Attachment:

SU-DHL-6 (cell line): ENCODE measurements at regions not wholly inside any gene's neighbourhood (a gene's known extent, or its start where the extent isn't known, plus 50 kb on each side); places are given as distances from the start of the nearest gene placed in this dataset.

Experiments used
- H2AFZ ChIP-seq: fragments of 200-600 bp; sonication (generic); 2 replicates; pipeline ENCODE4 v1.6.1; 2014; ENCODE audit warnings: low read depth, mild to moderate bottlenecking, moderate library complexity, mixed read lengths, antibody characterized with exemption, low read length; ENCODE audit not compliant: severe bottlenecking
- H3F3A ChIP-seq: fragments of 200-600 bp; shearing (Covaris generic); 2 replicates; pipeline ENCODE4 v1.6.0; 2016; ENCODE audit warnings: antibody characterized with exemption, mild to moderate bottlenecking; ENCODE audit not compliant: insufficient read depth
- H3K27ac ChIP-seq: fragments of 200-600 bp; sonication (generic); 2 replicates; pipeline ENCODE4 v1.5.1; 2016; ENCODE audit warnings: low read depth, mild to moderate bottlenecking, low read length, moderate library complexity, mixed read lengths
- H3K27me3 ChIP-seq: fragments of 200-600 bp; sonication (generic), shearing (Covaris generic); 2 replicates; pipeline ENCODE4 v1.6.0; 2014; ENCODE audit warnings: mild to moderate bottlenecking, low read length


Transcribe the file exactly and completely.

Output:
SU-DHL-6 (cell line): ENCODE measurements at regions not wholly inside any gene's neighbourhood (a gene's known extent, or its start where the extent isn't known, plus 50 kb on each side); places are given as distances from the start of the nearest gene placed in this dataset.

Experiments used
- H2AFZ ChIP-seq: fragments of 200-600 bp; sonication (generic); 2 replicates; pipeline ENCODE4 v1.6.1; 2014; ENCODE audit warnings: low read depth, mild to moderate bottlenecking, moderate library complexity, mixed read lengths, antibody characterized with exemption, low read length; ENCODE audit not compliant: severe bottlenecking
- H3F3A ChIP-seq: fragments of 200-600 bp; shearing (Covaris generic); 2 replicates; pipeline ENCODE4 v1.6.0; 2016; ENCODE audit warnings: antibody characterized with exemption, mild to moderate bottlenecking; ENCODE audit not compliant: insufficient read depth
- H3K27ac ChIP-seq: fragments of 200-600 bp; sonication (generic); 2 replicates; pipeline ENCODE4 v1.5.1; 2016; ENCODE audit warnings: low read depth, mild to moderate bottlenecking, low read length, moderate library complexity, mixed read lengths
- H3K27me3 ChIP-seq: fragments of 200-600 bp; sonication (generic), shearing (Covaris generic); 2 replicates; pipeline ENCODE4 v1.6.0; 2014; ENCODE audit warnings: mild to moderate bottlenecking, low read length